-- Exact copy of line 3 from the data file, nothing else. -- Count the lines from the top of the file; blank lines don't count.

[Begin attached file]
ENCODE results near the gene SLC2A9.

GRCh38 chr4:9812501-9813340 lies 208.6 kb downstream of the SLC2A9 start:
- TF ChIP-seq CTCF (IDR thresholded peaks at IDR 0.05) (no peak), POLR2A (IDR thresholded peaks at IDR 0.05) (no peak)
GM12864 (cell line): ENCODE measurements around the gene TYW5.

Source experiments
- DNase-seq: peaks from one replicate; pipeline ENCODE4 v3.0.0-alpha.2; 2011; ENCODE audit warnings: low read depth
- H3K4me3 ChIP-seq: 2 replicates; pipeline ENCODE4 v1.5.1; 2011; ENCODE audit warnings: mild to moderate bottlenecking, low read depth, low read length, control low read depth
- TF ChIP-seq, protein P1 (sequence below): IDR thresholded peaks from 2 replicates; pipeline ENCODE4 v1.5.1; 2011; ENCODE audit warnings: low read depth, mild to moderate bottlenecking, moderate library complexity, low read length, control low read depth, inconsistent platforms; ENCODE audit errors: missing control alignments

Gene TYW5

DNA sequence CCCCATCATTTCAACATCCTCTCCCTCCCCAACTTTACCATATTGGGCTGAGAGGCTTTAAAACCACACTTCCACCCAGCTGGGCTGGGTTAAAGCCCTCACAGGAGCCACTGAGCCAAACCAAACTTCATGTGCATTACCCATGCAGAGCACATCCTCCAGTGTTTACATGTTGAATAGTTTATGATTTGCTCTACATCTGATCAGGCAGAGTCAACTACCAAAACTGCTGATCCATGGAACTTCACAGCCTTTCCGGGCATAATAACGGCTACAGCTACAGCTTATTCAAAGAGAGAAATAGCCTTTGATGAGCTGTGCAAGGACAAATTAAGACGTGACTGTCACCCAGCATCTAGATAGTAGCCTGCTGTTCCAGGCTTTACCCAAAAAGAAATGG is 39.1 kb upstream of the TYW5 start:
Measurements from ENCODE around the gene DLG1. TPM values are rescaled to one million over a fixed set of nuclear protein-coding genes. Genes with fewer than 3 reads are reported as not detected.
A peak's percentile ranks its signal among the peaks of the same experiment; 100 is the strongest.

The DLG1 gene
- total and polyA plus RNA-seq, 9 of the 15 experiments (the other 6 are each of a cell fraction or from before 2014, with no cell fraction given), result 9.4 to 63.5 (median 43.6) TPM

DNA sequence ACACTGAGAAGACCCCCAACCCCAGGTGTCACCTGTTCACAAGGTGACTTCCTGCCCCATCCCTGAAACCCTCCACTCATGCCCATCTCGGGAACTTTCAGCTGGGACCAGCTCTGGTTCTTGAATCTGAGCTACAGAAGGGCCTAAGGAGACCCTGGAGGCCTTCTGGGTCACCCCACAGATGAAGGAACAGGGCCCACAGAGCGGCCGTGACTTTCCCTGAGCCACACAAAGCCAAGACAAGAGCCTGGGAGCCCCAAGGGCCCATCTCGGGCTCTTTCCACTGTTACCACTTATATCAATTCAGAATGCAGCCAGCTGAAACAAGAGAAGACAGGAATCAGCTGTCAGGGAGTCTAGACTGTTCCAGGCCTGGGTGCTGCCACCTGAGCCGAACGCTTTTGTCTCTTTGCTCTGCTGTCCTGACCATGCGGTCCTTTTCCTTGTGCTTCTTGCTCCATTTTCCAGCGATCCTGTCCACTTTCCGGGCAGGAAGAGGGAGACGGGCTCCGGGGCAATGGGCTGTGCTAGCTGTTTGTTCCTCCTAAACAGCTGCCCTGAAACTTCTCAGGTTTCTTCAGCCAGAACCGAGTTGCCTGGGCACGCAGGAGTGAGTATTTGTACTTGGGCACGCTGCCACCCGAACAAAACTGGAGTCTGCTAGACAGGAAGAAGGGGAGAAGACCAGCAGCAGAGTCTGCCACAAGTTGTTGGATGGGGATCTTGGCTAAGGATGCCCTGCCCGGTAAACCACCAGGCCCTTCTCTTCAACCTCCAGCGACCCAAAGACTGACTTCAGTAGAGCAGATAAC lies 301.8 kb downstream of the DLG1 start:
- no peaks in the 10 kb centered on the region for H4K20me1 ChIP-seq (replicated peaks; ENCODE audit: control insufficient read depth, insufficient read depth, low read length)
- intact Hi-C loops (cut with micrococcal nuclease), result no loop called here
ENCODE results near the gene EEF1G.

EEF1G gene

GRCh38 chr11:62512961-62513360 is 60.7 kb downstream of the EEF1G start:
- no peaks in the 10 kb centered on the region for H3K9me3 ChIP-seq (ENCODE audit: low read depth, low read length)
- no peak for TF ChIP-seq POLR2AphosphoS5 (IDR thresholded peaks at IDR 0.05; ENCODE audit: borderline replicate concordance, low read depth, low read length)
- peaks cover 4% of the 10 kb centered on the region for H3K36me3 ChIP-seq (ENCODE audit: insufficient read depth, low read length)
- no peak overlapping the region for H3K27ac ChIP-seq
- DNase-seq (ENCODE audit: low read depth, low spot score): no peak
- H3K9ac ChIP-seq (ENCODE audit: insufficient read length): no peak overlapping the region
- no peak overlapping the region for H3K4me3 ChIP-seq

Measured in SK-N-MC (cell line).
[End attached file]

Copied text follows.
- TF ChIP-seq CTCF (IDR thresholded peaks at IDR 0.05) (no peak), POLR2A (IDR thresholded peaks at IDR 0.05) (no peak)